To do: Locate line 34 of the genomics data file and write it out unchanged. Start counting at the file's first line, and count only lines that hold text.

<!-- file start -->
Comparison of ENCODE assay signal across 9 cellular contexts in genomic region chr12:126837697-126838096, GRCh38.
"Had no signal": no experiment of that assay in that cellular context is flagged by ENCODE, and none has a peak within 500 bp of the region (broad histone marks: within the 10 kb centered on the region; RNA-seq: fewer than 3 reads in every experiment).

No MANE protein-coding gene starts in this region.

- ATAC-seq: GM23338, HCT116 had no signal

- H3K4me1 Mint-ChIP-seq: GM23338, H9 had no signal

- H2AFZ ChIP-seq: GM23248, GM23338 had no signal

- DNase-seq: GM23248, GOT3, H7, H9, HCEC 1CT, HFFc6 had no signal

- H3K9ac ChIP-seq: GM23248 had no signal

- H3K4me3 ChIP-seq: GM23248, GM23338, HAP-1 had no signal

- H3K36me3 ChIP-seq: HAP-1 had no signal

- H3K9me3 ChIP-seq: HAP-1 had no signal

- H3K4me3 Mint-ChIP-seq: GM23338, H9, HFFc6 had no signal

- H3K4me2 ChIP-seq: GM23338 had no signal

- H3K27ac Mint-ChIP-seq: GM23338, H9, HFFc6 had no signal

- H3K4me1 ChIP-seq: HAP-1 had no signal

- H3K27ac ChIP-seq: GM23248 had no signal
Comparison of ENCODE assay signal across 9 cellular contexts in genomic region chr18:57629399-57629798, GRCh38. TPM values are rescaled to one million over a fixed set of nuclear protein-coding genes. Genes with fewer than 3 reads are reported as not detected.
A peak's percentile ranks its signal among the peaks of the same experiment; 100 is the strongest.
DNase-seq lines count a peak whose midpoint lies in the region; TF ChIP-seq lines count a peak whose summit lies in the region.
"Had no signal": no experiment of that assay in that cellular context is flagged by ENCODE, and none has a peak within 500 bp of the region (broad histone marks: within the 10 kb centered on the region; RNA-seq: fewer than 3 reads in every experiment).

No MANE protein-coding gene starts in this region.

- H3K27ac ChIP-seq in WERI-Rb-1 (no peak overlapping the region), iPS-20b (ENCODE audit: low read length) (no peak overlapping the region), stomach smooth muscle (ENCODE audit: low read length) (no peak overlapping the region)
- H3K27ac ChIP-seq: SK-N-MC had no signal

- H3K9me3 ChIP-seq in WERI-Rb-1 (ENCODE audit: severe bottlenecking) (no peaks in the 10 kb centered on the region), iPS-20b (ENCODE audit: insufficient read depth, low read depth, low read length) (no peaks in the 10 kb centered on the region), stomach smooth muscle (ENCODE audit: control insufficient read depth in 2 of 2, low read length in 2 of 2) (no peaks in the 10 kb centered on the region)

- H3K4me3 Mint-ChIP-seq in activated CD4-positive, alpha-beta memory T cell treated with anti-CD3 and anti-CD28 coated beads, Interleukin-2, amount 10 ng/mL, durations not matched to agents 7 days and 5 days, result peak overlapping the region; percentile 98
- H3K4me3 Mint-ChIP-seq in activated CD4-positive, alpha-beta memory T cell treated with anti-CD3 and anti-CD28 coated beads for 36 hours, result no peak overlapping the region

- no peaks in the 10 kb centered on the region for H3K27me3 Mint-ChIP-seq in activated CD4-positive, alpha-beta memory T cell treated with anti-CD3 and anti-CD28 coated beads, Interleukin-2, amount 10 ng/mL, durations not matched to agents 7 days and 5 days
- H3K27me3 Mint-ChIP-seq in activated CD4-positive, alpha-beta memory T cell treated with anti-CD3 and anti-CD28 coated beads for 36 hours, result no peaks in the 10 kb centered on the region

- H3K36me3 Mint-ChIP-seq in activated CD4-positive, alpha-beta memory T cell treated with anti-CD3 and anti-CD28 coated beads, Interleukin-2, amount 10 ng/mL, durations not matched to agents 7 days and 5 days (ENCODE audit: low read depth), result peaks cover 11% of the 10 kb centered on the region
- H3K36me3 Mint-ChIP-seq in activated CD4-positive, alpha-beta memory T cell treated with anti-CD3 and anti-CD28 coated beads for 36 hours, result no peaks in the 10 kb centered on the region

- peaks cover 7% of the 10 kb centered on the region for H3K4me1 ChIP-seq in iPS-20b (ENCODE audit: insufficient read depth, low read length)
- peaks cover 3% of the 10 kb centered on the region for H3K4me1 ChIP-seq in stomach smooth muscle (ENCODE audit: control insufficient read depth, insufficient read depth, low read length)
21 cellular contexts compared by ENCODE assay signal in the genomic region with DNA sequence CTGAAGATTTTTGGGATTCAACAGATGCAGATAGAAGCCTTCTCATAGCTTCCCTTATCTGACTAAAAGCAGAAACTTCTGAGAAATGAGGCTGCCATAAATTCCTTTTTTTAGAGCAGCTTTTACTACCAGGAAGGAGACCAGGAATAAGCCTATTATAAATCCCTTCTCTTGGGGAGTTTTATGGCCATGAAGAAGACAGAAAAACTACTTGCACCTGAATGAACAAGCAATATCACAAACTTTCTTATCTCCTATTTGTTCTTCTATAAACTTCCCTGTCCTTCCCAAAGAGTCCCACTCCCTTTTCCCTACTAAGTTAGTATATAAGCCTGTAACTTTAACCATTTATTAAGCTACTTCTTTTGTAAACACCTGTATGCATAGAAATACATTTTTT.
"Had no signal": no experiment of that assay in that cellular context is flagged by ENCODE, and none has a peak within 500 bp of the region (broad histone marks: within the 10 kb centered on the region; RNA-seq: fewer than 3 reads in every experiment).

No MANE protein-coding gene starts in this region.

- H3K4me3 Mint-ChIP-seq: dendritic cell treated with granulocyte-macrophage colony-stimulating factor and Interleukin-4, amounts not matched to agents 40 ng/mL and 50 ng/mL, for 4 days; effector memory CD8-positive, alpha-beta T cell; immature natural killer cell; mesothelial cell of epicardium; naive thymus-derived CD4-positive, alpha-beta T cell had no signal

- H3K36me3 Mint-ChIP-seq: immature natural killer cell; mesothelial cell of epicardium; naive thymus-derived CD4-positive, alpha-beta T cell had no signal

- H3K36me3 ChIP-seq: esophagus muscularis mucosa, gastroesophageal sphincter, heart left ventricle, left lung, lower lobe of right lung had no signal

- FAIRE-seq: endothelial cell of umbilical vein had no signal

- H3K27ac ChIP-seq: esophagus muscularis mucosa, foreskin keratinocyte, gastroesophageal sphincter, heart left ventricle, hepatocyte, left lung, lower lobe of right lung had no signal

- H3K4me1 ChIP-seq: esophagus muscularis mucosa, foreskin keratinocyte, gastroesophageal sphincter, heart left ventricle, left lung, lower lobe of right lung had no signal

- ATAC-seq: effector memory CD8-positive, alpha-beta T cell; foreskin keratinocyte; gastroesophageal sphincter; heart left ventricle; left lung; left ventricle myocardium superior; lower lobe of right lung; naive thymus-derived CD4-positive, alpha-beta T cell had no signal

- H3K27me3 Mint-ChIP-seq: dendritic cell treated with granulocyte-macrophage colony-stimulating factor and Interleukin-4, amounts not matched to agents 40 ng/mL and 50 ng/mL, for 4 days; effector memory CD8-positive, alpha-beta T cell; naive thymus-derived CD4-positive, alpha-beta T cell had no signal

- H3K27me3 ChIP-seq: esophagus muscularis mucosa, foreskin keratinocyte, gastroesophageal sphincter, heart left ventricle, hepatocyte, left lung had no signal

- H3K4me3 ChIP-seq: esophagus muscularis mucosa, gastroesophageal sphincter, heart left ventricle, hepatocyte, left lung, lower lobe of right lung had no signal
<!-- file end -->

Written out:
"Had no signal": no experiment of that assay in that cellular context is flagged by ENCODE, and none has a peak within 500 bp of the region (broad histone marks: within the 10 kb centered on the region; RNA-seq: fewer than 3 reads in every experiment).